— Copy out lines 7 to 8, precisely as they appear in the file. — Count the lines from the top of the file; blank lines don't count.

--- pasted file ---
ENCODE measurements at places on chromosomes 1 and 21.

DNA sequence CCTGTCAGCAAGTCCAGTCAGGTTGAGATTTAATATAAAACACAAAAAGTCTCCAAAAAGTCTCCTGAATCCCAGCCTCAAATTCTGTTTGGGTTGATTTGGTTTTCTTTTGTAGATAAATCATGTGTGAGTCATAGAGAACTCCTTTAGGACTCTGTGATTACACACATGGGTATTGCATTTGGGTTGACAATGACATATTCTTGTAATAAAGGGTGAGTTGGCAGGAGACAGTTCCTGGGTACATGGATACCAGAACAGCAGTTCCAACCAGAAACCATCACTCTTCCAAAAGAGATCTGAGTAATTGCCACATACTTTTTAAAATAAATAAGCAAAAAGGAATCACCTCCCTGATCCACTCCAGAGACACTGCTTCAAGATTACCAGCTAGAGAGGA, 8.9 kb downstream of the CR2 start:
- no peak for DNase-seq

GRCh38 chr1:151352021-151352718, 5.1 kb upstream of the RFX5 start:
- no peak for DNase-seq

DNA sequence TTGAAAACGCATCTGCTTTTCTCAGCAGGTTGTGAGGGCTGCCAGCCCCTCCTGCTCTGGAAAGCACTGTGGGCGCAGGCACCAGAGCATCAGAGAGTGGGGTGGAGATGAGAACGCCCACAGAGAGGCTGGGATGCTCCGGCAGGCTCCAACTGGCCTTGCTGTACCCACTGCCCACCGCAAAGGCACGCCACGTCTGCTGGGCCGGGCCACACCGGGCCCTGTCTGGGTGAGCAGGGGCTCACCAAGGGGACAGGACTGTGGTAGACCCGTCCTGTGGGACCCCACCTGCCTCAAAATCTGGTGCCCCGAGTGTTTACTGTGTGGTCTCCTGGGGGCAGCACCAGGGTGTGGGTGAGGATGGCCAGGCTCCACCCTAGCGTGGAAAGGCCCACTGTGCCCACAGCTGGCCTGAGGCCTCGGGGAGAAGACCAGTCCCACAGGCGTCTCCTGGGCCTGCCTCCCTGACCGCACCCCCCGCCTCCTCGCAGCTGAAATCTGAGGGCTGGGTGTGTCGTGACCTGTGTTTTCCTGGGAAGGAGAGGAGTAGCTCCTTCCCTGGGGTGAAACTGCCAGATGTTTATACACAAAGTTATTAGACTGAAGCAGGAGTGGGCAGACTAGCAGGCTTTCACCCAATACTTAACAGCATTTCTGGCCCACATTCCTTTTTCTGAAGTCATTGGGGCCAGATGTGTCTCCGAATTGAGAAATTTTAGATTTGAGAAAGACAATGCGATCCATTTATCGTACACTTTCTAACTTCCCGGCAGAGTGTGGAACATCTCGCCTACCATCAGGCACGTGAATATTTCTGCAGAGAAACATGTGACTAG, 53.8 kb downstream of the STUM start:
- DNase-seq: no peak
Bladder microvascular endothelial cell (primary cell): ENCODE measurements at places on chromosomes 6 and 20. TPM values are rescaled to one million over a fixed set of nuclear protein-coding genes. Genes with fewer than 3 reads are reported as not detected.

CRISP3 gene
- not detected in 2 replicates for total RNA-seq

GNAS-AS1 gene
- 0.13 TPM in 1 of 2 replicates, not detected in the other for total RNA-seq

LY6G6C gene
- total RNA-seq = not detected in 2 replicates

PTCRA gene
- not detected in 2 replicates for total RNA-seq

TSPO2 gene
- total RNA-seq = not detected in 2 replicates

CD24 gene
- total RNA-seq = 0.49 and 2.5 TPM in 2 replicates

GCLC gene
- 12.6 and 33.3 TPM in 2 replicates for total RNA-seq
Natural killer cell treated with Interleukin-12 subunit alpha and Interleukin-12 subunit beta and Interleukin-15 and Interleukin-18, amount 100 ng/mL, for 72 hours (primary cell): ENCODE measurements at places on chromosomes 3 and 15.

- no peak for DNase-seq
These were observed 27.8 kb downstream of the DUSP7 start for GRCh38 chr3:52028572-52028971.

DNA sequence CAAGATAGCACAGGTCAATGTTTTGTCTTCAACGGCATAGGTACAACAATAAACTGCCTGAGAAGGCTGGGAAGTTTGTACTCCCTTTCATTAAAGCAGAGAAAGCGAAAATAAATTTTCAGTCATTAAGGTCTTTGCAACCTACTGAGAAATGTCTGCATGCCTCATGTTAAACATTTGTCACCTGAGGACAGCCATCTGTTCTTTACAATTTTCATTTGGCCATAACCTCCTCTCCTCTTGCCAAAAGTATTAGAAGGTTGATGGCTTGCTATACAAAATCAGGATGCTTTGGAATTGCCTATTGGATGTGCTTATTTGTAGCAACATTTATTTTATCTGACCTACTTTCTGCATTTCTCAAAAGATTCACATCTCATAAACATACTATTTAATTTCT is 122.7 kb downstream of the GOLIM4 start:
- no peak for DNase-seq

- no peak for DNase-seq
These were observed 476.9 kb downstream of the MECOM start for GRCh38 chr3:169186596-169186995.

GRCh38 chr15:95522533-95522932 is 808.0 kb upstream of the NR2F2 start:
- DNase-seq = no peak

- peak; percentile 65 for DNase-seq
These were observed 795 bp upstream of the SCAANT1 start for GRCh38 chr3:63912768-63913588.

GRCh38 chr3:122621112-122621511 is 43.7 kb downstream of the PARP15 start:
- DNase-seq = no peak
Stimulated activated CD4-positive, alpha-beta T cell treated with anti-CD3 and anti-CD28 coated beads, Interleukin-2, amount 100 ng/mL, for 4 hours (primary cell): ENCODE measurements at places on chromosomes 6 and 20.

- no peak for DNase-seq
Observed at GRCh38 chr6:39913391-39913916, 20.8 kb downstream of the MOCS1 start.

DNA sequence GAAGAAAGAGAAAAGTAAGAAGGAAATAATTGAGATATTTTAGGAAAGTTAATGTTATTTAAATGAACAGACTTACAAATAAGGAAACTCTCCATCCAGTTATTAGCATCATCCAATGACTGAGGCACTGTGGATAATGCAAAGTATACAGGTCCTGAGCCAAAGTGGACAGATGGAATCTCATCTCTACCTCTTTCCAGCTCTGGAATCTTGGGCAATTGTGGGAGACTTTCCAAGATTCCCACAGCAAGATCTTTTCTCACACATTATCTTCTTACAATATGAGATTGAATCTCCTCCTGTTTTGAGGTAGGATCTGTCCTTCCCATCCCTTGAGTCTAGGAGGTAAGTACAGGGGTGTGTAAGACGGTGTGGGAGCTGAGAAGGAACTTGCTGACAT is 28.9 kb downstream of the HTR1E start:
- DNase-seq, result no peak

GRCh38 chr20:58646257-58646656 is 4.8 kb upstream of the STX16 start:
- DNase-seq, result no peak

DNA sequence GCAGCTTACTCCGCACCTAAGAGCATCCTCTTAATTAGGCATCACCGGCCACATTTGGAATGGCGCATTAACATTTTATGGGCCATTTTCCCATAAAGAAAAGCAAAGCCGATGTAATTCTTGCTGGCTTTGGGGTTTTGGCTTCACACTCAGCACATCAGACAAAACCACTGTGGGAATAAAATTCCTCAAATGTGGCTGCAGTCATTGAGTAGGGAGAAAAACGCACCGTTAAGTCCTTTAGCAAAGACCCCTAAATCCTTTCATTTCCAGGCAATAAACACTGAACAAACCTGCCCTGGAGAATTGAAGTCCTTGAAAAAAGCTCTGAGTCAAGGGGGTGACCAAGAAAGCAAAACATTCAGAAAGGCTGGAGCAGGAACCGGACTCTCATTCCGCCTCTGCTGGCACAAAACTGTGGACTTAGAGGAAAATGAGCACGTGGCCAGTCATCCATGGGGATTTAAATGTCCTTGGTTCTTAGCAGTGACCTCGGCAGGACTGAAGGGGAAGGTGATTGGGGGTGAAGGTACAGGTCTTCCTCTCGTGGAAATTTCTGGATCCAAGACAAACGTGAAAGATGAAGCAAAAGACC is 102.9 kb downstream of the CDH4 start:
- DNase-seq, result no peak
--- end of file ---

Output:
- DNase-seq: no peak
Bladder microvascular endothelial cell (primary cell): ENCODE measurements at places on chromosomes 6 and 20. TPM values are rescaled to one million over a fixed set of nuclear protein-coding genes. Genes with fewer than 3 reads are reported as not detected.